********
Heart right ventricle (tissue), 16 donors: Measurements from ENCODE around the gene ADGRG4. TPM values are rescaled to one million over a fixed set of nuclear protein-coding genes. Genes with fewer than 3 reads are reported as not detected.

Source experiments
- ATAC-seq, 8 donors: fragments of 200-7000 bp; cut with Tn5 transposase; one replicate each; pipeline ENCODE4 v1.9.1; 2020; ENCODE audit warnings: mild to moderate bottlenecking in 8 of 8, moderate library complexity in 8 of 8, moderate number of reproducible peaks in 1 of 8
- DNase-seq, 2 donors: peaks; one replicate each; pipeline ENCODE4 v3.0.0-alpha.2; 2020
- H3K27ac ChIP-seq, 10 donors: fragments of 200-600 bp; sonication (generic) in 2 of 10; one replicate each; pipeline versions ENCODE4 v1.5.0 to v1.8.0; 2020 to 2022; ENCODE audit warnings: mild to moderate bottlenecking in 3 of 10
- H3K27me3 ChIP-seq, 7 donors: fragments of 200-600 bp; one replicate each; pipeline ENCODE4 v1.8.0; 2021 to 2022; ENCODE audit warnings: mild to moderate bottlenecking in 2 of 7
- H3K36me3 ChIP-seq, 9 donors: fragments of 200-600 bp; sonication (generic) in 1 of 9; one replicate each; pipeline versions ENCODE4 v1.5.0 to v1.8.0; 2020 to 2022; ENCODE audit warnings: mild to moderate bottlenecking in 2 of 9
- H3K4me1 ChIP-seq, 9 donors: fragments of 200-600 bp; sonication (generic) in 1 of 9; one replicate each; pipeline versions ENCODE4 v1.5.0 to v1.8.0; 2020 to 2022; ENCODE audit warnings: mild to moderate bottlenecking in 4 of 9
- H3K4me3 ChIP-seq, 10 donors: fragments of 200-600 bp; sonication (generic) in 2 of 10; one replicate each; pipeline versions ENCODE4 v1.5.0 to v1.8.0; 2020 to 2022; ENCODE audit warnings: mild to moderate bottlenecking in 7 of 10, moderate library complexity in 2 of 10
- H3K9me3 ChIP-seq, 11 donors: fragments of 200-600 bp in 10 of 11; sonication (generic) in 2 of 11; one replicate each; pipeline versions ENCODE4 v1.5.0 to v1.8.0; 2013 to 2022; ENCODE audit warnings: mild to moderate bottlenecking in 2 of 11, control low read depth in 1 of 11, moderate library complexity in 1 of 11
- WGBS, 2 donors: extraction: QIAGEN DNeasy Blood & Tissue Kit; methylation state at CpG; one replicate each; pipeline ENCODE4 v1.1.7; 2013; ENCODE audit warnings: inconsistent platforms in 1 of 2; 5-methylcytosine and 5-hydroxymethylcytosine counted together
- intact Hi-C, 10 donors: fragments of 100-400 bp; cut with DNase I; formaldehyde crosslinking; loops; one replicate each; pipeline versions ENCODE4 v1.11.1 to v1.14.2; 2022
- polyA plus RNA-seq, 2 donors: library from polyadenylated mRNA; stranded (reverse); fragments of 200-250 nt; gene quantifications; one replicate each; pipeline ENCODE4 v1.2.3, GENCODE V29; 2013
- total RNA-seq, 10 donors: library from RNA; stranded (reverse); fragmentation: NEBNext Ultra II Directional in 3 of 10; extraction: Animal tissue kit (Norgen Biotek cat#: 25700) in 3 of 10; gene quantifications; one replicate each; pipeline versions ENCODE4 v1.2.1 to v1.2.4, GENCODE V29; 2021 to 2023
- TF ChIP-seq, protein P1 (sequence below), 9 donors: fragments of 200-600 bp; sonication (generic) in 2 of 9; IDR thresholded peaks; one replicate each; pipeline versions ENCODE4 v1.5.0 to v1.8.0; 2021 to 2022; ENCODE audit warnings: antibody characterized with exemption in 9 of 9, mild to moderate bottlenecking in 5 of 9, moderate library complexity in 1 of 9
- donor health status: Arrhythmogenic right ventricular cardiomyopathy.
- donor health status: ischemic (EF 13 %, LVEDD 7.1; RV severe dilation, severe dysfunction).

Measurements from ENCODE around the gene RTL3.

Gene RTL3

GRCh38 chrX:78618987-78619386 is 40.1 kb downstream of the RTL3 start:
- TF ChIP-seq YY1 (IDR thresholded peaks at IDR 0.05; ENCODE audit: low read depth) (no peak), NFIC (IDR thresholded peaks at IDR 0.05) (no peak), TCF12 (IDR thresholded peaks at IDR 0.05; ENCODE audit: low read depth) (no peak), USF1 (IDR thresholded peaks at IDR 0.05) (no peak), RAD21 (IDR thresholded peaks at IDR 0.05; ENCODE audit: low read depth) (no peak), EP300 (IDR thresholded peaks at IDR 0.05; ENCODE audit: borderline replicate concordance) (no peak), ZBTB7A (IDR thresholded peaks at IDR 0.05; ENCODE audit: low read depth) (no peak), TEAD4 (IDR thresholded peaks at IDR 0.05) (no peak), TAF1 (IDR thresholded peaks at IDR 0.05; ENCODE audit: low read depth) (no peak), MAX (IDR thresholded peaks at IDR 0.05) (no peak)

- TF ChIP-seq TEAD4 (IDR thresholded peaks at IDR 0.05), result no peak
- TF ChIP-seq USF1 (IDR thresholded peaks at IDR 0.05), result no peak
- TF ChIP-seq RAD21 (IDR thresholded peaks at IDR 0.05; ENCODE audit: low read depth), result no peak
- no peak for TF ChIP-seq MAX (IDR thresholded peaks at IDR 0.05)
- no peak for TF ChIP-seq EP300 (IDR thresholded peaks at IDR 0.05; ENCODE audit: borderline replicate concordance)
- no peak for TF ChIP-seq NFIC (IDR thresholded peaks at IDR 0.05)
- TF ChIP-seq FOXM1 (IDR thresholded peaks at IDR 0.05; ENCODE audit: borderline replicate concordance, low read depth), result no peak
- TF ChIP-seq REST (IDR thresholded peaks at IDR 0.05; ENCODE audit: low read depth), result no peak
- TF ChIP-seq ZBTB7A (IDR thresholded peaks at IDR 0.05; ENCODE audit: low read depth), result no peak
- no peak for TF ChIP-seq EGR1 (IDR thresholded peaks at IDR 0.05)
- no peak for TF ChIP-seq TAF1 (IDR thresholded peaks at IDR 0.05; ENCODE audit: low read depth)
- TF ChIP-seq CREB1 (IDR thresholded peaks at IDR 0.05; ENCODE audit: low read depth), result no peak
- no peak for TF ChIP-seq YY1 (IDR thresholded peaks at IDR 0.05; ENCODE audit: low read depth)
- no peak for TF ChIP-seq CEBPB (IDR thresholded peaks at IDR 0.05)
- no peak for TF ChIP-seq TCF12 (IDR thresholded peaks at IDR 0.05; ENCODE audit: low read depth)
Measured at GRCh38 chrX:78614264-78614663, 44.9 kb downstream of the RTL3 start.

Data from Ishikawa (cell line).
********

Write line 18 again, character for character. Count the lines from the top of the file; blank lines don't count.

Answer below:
Measurements from ENCODE around the gene RTL3.